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The ABCs of Visual Advertising (Infographic)


Research has shown that 83 percent of common society members are visual learner.

Having creativity is one thing, but achieving your business goals with your design is another. Sometimes, the most aesthetically pleasing visual ads don’t work because they don’t serve a purpose or have a call-to-action. Here is a comprehensive guide on how to make your visual ads effective.


Infographic credit: Bannersnack

December Is Proven As The Fruitful Month For Advertisers


Once again, the month of December has proven to be a great month for advertising spend.

Retailers have again splashed out heavily on Christmas advertising as they attempt to seize their slice of the pie from competitors and online competitors.

The biggest spending segments for the month of December remain alcohol, department stores, grocery stores, hardware and electronics. With many also heavily promoting their pending post-Christmas sales. And it’s hardly a surprise they’re in a fight for your dollar with a forecast by the Australian Securities and Investment Commission (ASIC) predicting every single Australian will spend close to $1100 on Christmas gifts this year.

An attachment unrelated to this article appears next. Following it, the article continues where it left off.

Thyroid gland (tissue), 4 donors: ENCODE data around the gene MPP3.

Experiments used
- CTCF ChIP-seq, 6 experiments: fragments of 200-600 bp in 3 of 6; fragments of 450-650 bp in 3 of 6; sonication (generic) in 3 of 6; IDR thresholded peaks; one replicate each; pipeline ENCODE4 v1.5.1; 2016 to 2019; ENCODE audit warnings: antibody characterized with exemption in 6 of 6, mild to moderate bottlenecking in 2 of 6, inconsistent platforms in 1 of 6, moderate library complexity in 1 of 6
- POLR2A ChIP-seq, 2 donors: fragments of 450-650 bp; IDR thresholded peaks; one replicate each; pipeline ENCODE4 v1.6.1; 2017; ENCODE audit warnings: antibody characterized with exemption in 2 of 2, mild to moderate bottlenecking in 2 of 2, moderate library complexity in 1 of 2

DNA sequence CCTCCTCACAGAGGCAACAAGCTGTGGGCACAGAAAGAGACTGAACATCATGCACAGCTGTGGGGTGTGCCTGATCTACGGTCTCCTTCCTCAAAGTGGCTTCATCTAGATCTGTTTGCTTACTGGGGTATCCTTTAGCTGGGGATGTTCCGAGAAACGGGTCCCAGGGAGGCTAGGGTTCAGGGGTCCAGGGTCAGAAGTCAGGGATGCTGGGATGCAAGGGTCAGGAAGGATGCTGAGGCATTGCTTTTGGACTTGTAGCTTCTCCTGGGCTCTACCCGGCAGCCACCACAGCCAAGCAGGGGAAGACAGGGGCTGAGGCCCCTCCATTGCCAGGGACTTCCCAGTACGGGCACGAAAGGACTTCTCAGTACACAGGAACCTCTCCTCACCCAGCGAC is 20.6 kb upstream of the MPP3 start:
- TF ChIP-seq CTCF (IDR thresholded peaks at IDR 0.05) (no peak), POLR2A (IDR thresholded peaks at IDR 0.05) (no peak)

When it came to alcohol as an example, advertising spend for December was almost six-times that of the money spent in July.

Naturally, the supermarkets/FMCG clients were huge spenders up until Christmas. According to BigDatr Woolies was the biggest spender with 44.8 per cent of the category. Coles was next with 25.11 per cent and ALDI had 12.4 per cent. When it came to hardware, Bunnings had 43 per cent of the category, Barbecues Galore 11 per cent and Home Timber & Hardware 8.5 per cent. For electronics Harvey Norman was the top spender with 30.17 per cent, followed by Dick Smith with 15.29 per cent and The Good Guys with close to 14 per cent.

Meanwhile, BIG W was the biggest spender with well over a third of the category spend. Myer was second with close to 28 per cent and had almost six times the ads of competitor David Jones.